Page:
Taxes 101: IRA Conversions

Taxes 101

IRAs are all the rage during tax season. In fact, 82 percent of taxpayers qualify for tax-deductible IRA. To understand the Roth IRA, we need to take a tiny step back and first get to know the Traditional IRA. The Traditional IRA allowed you to reduce your taxable income by making a deposit to your IRA and taking that amount as a deduction off your income for tax purposes. For those in the 25% tax bracket this means that a deposit of $5000 is only $3750 out of your pocket this year. If you have a 401(k) or similar retirement plan at work, your ability to deduct you IRA deposit may be limited depending on your income. This phase-out begins at $55,000 for singles, $89,000 for married. Here’s a short video and post about boosting your refund with IRAs.

On the withdrawal side, you may not withdraw funds prior to 59-1/2 (with limited exceptions) and at age 70-1/2 you are required to start taking withdrawals based on your life expectancy, otherwise known as RMDs, required minimum distributions. The withdrawals are taxed as regular income and subject to whatever marginal rate you’re in when you take that money. The benefit of this is that many people expect to be in a lower tax bracket upon retiring than when they were working.

Now, let’s look at the Roth IRA. In a sense, it’s the opposite of the Traditional IRA. You get no tax deduction for deposits, but the money can grow and is withdrawn tax-free. The money you deposit can be withdrawn at any time without penalty, but the growth within the account is not taxed if withdrawn after 59-1/2.

There are no required distributions at any age. The Roth IRA has its own income limits if you are covered by a plan at work, the phase-out begins at $105,000 for single, $167,000 for married.

So far, we’ve reviewed how to deposit to either account. One other possibility is to convert money from your Traditional to your Roth IRA. You would be required to pay the tax on the converted amount, but that money, as part of the Roth IRAs would not be subject to tax again. Until this year, the conversion was only allowed for people whose adjusted gross income (AGI) was under $100,000. Starting this year, anyone is permitted to convert. A special rule is in place for conversions made in 2010. You are permitted to take the converted amount and pay the tax on half the conversion in each of tax years 2011 and 2012, adding no income to the 2010 return. The current law also permits a conversion from your 401(k) directly to a Roth account, no need to first move it to a Traditional IRA.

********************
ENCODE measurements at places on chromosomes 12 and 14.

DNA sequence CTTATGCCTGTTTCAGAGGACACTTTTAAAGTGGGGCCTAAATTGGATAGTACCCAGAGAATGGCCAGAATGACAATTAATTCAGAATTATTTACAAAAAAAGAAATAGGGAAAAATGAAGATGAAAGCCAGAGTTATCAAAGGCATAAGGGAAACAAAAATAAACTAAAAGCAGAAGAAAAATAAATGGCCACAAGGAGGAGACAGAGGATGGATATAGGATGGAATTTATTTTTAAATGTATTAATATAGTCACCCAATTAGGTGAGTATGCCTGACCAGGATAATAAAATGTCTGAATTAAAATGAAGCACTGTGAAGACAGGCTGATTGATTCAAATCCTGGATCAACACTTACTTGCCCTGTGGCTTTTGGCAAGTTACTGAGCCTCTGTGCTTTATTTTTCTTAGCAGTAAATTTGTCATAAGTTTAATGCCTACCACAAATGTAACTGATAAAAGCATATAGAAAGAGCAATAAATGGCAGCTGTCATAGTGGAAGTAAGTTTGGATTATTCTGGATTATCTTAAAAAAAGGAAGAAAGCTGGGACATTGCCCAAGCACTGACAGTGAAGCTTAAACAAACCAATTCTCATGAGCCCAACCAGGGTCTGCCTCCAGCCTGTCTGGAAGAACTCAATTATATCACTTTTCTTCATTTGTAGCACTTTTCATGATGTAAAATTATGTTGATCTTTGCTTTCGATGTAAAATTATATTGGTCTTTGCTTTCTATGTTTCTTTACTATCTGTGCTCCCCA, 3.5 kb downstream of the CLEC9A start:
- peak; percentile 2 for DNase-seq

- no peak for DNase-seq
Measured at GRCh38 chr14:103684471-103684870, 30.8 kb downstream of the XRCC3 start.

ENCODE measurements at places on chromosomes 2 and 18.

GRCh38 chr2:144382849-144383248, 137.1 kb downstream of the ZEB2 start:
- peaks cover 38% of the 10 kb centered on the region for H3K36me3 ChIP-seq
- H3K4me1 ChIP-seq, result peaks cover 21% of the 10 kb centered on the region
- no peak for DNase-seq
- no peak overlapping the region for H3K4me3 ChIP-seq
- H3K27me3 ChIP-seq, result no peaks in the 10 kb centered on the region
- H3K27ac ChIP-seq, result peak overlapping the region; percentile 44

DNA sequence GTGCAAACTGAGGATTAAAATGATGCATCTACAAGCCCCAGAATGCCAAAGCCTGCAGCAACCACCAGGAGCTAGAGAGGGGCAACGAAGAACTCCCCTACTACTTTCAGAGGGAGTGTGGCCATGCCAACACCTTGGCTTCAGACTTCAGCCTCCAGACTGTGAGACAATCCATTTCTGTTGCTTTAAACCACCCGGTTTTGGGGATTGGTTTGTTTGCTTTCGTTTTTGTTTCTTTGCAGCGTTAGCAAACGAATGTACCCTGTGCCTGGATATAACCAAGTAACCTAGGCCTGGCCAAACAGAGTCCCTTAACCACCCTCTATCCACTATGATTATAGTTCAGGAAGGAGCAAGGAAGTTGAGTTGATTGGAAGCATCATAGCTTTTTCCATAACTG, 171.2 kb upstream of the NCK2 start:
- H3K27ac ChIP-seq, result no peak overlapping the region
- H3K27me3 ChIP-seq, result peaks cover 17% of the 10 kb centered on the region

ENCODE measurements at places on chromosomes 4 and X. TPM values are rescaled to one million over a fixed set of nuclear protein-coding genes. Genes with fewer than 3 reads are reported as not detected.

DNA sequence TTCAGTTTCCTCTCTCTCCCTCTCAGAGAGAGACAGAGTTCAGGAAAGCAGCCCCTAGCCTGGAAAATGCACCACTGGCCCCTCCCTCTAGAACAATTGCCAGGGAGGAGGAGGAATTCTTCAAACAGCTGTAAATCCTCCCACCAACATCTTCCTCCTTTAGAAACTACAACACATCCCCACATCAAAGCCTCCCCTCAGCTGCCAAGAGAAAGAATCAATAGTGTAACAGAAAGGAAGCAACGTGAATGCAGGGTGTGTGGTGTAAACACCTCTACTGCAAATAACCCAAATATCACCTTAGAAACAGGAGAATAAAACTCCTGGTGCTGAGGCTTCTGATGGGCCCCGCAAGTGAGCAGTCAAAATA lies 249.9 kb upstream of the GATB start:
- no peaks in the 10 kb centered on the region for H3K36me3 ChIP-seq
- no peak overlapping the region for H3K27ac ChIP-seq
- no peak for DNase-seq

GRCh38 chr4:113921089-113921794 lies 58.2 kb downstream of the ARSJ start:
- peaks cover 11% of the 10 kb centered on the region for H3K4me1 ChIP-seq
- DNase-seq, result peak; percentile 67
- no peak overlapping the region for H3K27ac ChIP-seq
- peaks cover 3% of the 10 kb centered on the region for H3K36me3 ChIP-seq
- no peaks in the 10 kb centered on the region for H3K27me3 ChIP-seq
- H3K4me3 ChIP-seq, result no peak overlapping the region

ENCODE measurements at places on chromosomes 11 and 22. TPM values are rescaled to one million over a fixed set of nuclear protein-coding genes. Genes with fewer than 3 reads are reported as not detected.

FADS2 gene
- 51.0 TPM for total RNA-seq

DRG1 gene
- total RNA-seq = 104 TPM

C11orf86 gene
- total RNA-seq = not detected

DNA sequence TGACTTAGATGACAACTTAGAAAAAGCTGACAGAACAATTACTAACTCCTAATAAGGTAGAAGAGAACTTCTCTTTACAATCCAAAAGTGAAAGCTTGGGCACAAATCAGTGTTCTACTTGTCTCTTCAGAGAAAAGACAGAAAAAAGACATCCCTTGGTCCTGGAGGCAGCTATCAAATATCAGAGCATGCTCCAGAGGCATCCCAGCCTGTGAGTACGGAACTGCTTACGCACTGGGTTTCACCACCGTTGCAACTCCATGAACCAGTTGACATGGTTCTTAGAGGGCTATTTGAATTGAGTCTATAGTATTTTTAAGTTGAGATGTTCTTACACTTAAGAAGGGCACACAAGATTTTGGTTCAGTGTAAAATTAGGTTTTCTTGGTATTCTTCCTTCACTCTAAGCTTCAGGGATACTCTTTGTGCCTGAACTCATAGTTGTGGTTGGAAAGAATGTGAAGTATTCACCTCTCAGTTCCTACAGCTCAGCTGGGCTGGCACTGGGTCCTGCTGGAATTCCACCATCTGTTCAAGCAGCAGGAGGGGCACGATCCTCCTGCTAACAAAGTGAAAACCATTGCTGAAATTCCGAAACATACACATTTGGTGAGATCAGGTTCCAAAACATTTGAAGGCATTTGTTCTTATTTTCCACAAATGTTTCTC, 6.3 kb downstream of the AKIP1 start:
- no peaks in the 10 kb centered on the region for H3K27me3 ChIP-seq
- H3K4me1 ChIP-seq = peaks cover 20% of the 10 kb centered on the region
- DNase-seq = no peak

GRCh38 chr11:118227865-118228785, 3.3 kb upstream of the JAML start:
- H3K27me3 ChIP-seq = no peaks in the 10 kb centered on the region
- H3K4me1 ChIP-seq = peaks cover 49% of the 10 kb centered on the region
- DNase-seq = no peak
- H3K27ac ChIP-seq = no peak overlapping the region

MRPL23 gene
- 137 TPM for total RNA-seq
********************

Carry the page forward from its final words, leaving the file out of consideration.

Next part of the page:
These are the basics for what these accounts are and the tax implications for each, but how do you decide which one is right for you and whether or not a conversion from you Traditional IRA or 401(k) to a Roth IRA is the right move? First, you must know your marginal tax rate which is the tax paid as a percent of the very next dollar of taxable income. Unless you are near retirement or already there, your marginal rate at retirement is a bit of a long term forecast. Keep in mind, however, in today’s dollars a single retiree can have $43,300 in gross income (with exemption and standard deduction totaling $9,350 this is $33,950 taxable) to be at the top of the 15% bracket. It would take over a million dollars in pre tax accounts to create income this high. So, as a first step, it’s not a bad idea for someone in the 10% or 15% bracket to choose Roth knowing that as their income increases, they may wish to move to the pre tax 401(k) or IRA to avoid taxation at 25%.

An older wage earner may find that their pension will provide such high replacement income that when combined with their own retirement account withdrawals, they will be in a higher bracket at retirement. Using Roths and starting to convert their pre tax accounts a bit at a time can be a good idea. If you decide to convert, remember, it’s wise to do this only if you can pay the tax, when due, from other funds, not from the IRA money.

As with any financial issue, your specific situation will differ from those of others, so an understanding of the tax consequences of any decision you make is important. If you have questions after reading this, feel free to ask here, there are many who are happy to help. Hopefully now you see why 85 percent of IRAs are opened during tax season.